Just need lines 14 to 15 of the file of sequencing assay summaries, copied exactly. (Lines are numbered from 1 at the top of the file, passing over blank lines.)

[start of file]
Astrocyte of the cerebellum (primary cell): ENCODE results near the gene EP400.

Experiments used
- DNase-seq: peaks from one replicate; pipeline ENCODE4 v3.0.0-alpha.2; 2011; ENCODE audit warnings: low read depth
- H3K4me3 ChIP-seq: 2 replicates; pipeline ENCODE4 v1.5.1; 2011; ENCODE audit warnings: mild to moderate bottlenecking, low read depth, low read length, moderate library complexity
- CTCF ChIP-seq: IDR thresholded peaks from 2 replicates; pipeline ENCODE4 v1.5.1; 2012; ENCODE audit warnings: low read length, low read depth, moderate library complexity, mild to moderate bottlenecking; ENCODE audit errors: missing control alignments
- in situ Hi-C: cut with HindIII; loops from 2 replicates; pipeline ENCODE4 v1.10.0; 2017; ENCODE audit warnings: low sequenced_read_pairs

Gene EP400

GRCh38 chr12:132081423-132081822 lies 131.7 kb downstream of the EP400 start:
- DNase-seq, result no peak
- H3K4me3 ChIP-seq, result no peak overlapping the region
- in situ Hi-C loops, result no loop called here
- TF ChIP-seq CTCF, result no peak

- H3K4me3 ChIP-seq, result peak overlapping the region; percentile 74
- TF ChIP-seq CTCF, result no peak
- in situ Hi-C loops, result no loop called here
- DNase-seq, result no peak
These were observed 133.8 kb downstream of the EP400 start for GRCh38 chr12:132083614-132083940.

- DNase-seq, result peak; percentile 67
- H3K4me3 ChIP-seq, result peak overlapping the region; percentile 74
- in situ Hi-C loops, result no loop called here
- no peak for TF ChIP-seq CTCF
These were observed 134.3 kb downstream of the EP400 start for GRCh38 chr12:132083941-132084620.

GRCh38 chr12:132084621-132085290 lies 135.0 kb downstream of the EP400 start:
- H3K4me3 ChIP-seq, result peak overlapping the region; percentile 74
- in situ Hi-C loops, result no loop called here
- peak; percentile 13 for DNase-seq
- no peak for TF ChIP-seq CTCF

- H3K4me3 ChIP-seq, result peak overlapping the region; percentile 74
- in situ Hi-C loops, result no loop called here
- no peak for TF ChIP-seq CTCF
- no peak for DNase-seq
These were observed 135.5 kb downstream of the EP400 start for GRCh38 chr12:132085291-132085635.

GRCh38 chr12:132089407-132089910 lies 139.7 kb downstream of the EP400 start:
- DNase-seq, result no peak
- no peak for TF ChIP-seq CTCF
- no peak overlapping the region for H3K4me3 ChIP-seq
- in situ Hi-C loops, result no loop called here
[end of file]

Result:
- TF ChIP-seq CTCF, result no peak
- in situ Hi-C loops, result no loop called here